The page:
The Wave is based on a true incident that occurred in a high school history class in Palo Alto, California, in 1969.
The powerful forces of group pressure that pervaded many historic movements such as Nazism are recreated in the classroom when history teacher Burt Ross introduces a "new" system to his students. And before long The Wave, with its rules of "strength through dThe Wave is based on a true incident that occurred in a high school history class in Palo Alto, California, in 1969.
The powerful forces of group pressure that pervaded many historic movements such as Nazism are recreated in the classroom when history teacher Burt Ross introduces a "new" system to his students. And before long The Wave, with its rules of "strength through discipline, community, and action", sweeps from the classroom through the entire school. And as most of the students join the movement, Laurie Saunders and David Collins recognize the frightening momentum of The Wave and realize they must stop it before it's too late.
Mass Market Paperback, 138 pages
Published 2005 by Laurel Leaf Books (first published 1981)
Teenage Themes In The Wave Morton Rhue
The Wave by Morton Rhue (Todd Strasser) is a novel from a student’s perspective, as an authoritarian right wing movement called “The Wave” changes her school. Ben Ross, one of the teachers in the school, created it to try to show his class the reasons for the inexplicable behavior of the Germans when the Nazi movement spread through Germany. Laurie, one of the students, finds out how she is alienated from her classmates when she does not accept their values of conformity through unity. Thus, it demonstrates how easily people can be swept up by a movement not only in Nazi Germany, but also in the modern day classroom, where students are learning about the evil influence of the Nazi movement in World War II. This can be applied to teenagers, as it is a period of their lives where they are easily influenced, and in the book, relevant themes to teens such as bullying, alienation and peer pressure are conveyed.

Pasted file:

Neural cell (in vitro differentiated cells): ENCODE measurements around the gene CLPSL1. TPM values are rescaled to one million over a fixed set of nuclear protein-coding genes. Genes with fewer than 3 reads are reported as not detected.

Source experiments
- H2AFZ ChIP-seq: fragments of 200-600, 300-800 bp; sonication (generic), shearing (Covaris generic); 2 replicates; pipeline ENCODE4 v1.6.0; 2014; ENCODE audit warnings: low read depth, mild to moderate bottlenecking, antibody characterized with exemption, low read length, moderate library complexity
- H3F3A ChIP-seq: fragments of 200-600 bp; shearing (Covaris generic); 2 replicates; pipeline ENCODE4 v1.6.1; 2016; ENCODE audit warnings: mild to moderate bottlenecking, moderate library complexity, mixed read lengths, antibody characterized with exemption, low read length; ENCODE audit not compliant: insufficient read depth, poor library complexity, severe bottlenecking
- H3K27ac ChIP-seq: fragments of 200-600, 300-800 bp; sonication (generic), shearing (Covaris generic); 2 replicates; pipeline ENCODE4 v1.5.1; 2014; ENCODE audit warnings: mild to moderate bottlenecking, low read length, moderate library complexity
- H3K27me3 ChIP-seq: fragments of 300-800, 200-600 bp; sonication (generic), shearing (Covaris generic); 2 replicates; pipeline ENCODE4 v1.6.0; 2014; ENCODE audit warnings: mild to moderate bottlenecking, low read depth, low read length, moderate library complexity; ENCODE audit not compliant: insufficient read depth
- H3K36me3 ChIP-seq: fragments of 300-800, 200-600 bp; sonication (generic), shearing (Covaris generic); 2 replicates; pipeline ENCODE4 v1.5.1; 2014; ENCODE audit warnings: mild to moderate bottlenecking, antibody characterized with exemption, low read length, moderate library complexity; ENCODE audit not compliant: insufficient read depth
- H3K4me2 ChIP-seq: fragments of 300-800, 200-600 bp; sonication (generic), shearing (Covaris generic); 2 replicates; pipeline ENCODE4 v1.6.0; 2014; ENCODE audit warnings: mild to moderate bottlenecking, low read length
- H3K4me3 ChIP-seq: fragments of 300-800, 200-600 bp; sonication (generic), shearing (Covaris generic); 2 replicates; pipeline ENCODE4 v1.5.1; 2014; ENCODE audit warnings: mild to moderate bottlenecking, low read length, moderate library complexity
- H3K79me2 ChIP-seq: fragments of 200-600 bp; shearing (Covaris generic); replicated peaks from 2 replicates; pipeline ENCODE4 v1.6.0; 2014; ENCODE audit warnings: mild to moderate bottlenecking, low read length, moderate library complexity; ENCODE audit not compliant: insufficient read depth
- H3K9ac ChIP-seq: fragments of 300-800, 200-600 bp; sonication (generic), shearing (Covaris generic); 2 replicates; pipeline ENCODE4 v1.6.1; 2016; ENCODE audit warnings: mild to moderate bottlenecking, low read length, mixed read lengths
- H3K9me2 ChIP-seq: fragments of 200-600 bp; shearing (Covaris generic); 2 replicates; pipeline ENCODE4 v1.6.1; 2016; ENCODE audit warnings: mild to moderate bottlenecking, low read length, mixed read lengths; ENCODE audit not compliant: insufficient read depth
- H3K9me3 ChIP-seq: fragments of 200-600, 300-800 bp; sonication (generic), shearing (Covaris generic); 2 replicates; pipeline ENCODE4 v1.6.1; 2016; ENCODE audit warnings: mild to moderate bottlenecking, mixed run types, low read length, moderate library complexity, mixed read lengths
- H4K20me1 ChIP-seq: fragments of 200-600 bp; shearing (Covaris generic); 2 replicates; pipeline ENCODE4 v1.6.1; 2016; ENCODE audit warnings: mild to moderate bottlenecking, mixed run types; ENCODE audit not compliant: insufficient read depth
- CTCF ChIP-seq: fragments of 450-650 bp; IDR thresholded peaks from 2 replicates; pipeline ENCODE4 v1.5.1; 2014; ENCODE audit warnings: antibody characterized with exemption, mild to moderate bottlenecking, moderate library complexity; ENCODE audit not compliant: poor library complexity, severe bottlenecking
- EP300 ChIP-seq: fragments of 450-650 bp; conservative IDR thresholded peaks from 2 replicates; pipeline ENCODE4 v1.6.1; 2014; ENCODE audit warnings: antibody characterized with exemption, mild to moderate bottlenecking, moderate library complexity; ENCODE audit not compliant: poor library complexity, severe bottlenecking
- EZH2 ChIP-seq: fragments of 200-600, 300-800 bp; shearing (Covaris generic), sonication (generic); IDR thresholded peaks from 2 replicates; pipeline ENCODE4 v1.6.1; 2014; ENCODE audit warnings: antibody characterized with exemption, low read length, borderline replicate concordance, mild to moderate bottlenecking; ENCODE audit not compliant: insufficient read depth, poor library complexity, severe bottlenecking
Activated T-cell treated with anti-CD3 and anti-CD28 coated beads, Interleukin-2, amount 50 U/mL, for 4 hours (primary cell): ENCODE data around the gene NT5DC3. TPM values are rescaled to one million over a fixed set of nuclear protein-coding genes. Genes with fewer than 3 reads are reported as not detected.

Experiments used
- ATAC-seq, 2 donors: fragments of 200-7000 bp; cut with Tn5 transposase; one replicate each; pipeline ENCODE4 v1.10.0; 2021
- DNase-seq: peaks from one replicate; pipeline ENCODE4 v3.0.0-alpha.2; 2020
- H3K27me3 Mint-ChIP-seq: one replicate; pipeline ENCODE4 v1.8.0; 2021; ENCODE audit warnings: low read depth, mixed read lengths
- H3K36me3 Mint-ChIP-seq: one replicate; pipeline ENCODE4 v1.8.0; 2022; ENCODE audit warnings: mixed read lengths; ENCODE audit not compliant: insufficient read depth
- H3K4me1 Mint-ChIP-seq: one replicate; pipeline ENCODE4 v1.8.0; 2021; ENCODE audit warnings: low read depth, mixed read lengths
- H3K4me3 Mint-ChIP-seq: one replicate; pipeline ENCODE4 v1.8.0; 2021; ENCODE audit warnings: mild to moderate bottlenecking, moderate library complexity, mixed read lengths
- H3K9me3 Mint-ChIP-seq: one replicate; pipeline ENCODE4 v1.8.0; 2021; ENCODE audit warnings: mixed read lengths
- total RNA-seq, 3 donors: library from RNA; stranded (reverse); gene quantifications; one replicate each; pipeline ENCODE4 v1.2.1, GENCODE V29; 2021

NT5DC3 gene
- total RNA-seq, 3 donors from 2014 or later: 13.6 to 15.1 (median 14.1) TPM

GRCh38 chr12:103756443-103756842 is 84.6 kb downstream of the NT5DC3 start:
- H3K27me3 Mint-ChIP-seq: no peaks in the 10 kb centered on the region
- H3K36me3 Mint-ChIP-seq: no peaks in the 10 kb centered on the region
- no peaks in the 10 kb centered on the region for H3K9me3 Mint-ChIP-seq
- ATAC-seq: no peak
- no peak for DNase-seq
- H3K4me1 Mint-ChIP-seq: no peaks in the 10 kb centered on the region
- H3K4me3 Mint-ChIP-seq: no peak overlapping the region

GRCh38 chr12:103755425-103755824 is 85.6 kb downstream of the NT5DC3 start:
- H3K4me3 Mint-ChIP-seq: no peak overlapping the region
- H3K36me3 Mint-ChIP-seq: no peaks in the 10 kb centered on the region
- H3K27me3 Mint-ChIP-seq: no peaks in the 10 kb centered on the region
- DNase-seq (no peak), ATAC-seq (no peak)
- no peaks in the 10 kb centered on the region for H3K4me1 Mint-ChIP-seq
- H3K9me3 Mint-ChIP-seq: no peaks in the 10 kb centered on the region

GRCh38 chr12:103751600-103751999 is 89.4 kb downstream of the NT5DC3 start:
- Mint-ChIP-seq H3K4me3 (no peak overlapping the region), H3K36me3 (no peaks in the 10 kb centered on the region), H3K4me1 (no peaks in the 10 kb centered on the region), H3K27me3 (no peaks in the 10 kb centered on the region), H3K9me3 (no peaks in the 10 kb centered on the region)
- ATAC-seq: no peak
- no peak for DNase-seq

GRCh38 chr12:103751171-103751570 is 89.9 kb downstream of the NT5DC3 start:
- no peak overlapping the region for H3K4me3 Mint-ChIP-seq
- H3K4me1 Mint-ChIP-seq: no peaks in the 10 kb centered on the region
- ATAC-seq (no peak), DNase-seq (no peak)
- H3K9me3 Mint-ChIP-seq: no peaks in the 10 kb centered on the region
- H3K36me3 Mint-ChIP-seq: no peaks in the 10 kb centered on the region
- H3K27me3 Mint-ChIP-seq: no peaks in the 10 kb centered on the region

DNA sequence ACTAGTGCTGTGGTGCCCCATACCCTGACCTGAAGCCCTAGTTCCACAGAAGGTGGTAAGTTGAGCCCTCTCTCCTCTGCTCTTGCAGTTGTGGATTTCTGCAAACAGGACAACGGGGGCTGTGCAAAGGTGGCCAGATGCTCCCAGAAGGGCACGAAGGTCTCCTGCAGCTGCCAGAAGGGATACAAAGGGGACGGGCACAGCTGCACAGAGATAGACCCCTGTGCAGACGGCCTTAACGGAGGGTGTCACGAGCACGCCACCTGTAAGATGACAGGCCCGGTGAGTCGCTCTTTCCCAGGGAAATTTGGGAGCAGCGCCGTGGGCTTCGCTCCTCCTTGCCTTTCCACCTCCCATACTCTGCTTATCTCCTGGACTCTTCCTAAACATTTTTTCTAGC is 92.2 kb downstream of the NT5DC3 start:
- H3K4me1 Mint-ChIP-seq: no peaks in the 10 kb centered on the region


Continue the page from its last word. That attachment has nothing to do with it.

Bullying is the act of intimidating a weaker person to make them do something. As the Wave spread rapidly through the school, those who refused to participate or join as a member were bullied into doing so. Such was the case according to the article submitted to Laurie “Join the Wave— or else” where a boy was warned “he’d (I’d) lose all his (my) friends if he (I) didn’t join” by a senior boy. This is clearly an intimidation tactic to make the boy join, and hence you could class it as bullying. Another case of bullying happened when David tried to intimidate Laurie to discontinue producing the magazine that condemns the Wave movement by showing the bad parts to it. He “held her arm” and when she “struggled harder to get out of his grasp”, he “threw her down on the grass.” Immediately after, he realized he had hurt his friend, and apologized. However not many people in real life apologize, as they do not realize the consequences of their actions. You could relate the issue of bullying to teens, as many people are intimidated by others to do something that they would not do. For example, people can be forced into handing over their lunch money to a schoolyard bully (not that it really happens at Hale, but rather in my imagination). You could take the issue of bullying further, to racism, as one of the members of the Wave assaulted a Jewish boy. This act shows how the Nazi background of the movement had influenced the group, as they had no second thoughts about committing it. Another more common form of bullying, mockery is referred to at several occasions in The Wave and has not much point except to get laughs from other classmates. In the book, Robert Billings, a target of his “incessant tormentor” Brad, is a low achiever at school which might be due to the fact he has a low morale from being bullied. Even at the beginning of the book, we establish the relationship between the two as when Robert asks “We gonna see a movie?” Brad interjects “No, dummy, Mr. Ross just likes to set up projectors for fun.” Although it may sound funny, if you look...
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